On its face, then, the provision grants sweeping authority to HRSA to craft a set of standards defining the preventive care that applicable health plans must cover. But the statute is completely silent as to what those “comprehensive guidelines” must contain, or how HRSA must go about creating them. The statute does not, as Congress has done in other statutes, provide an exhaustive or illustrative list of the preventive care and screenings that must be included. It does not, as Congress did elsewhere in the same section of the ACA, set forth any criteria or standards to guide HRSA’s selections. It does not, as Congress has done in other contexts, require that HRSA consult with or refrain from consulting with any party in the formulation of the Guidelines. This means that HRSA has virtually unbridled discretion to decide what counts as preventive care and screenings.

“But the same capacious grant of authority that empowers HRSA to make these determinations leaves its discretion equally unchecked in other areas, including the ability to identify and create exemptions from its own Guidelines,” the conservative justice continued.

The decision was immediately savaged by Democratic Party politicians and women’s health advocates.

“Today’s ruling is egregious — people rely on birth control for their health, for their livelihoods, and for their ability to determine their own futures,” Planned Parenthood Action Fund President and CEO Alexis McGill Johnson said in a statement.

Pennsylvania Attorney General Josh Shapiro, who was on the losing side of the ruling as a respondent, promised the legal fight was “not over” and said that additional litigation on procedural grounds was forthcoming.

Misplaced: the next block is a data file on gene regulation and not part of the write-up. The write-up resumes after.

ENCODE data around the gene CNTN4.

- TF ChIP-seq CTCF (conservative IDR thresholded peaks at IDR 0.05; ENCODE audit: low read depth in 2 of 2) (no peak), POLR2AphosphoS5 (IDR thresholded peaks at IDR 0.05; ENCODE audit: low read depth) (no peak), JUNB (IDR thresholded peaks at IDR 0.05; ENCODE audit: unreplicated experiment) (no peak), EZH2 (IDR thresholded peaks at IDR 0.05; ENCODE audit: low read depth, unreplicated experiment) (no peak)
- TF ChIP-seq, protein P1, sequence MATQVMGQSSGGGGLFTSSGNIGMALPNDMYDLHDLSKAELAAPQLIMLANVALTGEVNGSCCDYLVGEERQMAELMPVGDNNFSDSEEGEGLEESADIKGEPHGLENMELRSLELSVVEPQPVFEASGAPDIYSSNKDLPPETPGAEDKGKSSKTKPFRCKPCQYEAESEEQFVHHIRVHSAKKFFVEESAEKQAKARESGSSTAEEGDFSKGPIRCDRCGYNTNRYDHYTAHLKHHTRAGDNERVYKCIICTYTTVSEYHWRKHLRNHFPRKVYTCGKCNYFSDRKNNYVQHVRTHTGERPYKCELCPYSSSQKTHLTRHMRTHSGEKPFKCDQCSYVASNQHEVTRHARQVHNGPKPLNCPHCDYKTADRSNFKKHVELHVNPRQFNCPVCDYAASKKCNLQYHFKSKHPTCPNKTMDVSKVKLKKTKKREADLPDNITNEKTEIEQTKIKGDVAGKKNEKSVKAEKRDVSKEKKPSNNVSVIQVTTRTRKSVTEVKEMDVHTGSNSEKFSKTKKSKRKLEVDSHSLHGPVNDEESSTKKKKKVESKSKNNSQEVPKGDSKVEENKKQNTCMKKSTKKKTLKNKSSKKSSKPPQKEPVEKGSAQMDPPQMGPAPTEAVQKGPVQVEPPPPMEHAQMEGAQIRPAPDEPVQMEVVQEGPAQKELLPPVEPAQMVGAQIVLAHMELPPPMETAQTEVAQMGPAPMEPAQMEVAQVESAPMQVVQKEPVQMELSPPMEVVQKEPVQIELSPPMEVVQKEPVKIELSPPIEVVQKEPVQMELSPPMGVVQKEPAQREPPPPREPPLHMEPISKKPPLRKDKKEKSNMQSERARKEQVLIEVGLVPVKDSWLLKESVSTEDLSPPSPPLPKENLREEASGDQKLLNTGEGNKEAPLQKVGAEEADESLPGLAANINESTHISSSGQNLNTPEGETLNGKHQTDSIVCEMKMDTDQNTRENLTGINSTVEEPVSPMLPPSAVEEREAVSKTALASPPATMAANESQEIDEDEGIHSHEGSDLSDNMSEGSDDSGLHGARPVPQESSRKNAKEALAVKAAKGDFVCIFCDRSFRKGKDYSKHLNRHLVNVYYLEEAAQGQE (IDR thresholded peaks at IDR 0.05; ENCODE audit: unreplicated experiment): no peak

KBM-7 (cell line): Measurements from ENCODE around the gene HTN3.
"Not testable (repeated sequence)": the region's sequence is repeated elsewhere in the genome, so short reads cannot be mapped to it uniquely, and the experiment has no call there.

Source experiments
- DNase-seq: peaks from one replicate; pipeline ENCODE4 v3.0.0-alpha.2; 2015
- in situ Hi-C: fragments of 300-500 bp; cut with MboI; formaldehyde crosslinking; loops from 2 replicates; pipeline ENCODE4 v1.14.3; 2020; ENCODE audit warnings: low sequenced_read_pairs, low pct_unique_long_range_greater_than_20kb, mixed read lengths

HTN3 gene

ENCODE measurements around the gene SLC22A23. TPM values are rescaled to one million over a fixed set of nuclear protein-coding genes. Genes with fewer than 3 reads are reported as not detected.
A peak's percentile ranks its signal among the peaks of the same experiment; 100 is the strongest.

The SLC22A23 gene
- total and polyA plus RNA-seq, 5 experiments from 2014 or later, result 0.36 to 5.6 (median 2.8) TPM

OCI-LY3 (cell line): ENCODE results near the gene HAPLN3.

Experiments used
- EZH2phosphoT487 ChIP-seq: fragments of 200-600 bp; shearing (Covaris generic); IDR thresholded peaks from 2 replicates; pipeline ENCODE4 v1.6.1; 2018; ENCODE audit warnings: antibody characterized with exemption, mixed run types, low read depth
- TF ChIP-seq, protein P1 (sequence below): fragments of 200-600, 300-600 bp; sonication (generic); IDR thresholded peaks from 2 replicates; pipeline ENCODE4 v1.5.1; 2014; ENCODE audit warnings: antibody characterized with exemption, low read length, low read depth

“Nobody should get in between a woman and her doctor,” he said in a statement. “No employer should deny their employees medicine based only on the employer’s personal beliefs. No worker should worry about how they’ll pay for their prescriptions or whether the next doctor’s visit will be covered.”

Civil Rights attorney and administrative law expert Sasha Samberg-Champion noted that Thomas has endorsed “a rather expansive view of agency authority to undertake creative rulemaking.” The subtext here is that this also an uncharacteristic affirmation of administrative agency authority coming from Thomas–who typically disdains, intones and rules against such agency grants and uses of power.

“By its terms, the ACA leaves the Guidelines’ content to the exclusive discretion of HRSA,” Thomas notes–developing even further the above-noted expansive view of agency rulemaking authority. “Under a plain reading of the statute, then, we conclude that the ACA gives HRSA broad discretion to define preventive care and screenings and to create the religious and moral exemptions.”

An in-character dissent from Justice Ruth Bader Ginsburg essentially echoed the longstanding complaints lodged by Democratic Party faithful and the pro-choice lobby.

RELATED: RBG Says Court’s Contraception Decision Was Based on Majority’s ‘Zeal to Secure Religious Rights to the Nth Degree’

“The expansive religious exemption at issue here imposes significant burdens on women employees,” the liberal justice wrote at one point.

Thomas disputed that basic assumption but ultimately said it doesn’t even register as a matter of law.

“[E]ven assuming that the dissent is correct as an empirical matter, its concerns are more properly directed at the regulatory mechanism that Congress put in place to protect this assumed governmental interest,” the opinion notes. “As even the dissent recognizes, contraceptive coverage is mentioned nowhere in [the ACA], and no language in the statute itself even hints that Congress intended that contraception should or must be covered.”

The upshot of the decision is a windfall source of somewhat agile rulemaking prowess tossed into HRSA’s toolbox. The majority opinion was exceedingly clear on this point:

The only question we face today is what the plain language of the statute authorizes. And the plain language of the statute clearly allows the Departments to create the preventive care standards as well as the religious and moral exemptions.

Samberg-Champion observed that Wednesday’s ruling could prove to be a short-lived victory for the contraceptive exemption due to the wide grant of authority signed off on by the court. What an agency gives, an agency can just as easily take away–assuming proper administrative procedures are followed.

“I look forward to seeing this rule applied throughout the Biden Administration,” he wrote.

[Image via Chip Somodevilla/Getty Images]